It was another see-saw week with respect to the equity markets, as the biggest news on the five-day trading week was General Motor’s initial public offering on Thursday, which raised over $18.1 billion in shares. The other action surrounded the Federal Reserve as Ben Bernanke & Co. continued their quantitative easing program, and actually went before Congress to politely defend the Fed’s actions. This came in spite of the raucous criticism of the plan from all corners of academia and giant bond houses like PIMCO.
As for the overall market, there was a plethora of activity but little change in prices. The Dow Jones Industrial Average closed out the week being up just 0.1%, to a level of 11,203.55. The broader Standard & Poor’s 500 finished the past week basically where it was the previous Friday, and now stands at the 1,1999.73 mark. Meanwhile, technology shares also took a breather as the Nasdaq Composite index rose just 0.7% and closed out the five trading sessions at 2,518.12. Thankfully the smaller cap stocks as represented by the Russell 2000 continued their hot streak as of late and finished higher by 0.71%. As it now stands, on a year to date basis the Dow is higher by 7.44%; the S&P 500 higher by 7.59%; the Nasdaq is up 10.97%; and the Russell 2000 is up by 15.83%.
Going back to the General Motor’s story, it was somewhat ironic to witness this historic initial public offering, as it capped a remarkable two-year turnaround for the car maker as it went from begging for a government bailout to posting its first profit in more than six years. GM sold around 478 million shares, which were priced at the close of trading this past Wednesday at $33 a share. Buyers of the GM shares included giant pension and hedge funds, as well as GM factory workers and retirees. One of the biggest beneficiaries of this IPO was our own U.S. government, which will receive a boatload of money for the $49.5 billion it spent on its controversial rescue of the company a couple of years ago. The government will go from owning nearly 61% of the stock to around 26% once the dust finally settles. The government still needs GM shares to rise sharply over the coming years for it to be repaid in full. While the U.S has agreed not to sell additional shares for six months, after that it is expected to gradually offload the rest of its stake.
With respect to the bond market, all the hysteria provided by QE2 (quantitative easing; round two) has produced somewhat of a leap in real interest rates. The benchmark 10-year notes’ yield rose 11 basis points (hundredths of a percentage point) to 2.877% last week, after hitting 2.95% earlier in the week. The 30-year bond yield, meanwhile, edged down two basis points to a mark of 4.25%. On the shorter end of the maturity curve, the two-year note yield was basically unchanged, to a level of 0.509%.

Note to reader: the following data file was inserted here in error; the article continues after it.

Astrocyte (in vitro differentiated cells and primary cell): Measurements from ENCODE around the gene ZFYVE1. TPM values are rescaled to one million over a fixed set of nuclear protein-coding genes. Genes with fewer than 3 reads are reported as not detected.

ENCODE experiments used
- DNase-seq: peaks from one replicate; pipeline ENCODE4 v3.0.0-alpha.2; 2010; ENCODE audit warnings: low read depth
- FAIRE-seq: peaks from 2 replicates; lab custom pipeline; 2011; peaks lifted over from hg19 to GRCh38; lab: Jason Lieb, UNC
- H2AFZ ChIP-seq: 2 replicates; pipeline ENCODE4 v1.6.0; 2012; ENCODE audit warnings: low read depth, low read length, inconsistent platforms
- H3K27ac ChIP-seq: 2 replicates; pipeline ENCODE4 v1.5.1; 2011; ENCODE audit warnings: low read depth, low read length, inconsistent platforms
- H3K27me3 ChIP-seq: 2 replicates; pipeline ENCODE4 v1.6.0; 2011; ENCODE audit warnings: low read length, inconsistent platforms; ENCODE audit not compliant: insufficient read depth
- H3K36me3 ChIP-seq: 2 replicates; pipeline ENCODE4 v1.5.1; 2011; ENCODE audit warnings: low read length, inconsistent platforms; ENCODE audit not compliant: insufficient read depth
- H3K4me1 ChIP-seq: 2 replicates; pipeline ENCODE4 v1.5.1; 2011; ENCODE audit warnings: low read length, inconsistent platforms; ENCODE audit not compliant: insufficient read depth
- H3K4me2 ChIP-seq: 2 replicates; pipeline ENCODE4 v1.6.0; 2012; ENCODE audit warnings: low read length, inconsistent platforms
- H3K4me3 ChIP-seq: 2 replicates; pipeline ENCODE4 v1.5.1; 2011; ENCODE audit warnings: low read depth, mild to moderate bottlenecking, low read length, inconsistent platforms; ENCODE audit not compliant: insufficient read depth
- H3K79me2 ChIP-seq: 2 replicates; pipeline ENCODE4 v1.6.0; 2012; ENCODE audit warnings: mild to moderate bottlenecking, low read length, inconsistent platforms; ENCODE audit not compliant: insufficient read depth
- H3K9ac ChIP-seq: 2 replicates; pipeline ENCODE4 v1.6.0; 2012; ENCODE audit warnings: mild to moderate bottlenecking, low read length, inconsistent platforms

We’d be remiss if we didn’t mention in this column the forthcoming optimism surrounding this year’s Black Friday shopping spree. With Wal-Mart rolling out its door-busters at midnight, Toys “R” Us opening before our turkey has been digested, and Sears pedaling its wares even as the Macy’s parade is still winding through the streets of Manhattan, retailers are banking on a huge turnout at the cash registers. After two lackluster years of retrenchment, it looks like the American consumer is about to flex their wallets once again.
As a result of a slight improvement in the overall economy, retailers are very likely to enjoy a jolly holiday season, with retail sales expected to be up nearly 4% thus far this year, compared to last year’s meager 04%. Remember, consumer spending accounts for more than 70% of our gross domestic product (GDP), so this traditional beginning of the holiday shopping season is vital for all retailers. And although many American consumers still have too much debt, and the potential headwinds of renewed inflation, rising interest rates and higher taxes, could all prove to be formidable obstacles to a recovery in spending. However, it’s our guess that both John Q. Wal-Mart and Jane Q. Saks will come to the rescue of our retailers and drop a lot of cash at the registers. And that will be even without yours truly fighting the masses at our local malls.
That being said, all of here at Money Management Services, Inc. wishes each and all a great Thanksgiving week. In addition, with the Iron Bowl right around the corner, it’ll be a great time to reconnect with friends and family. Until next week, investors will have a lot more to chew on than just turkey, but that shouldn’t deter you from having a blessed holiday!
Sources: Barron’s, Wall Street Journal, Reuters, Associated Press, SmartMoney & Bloomberg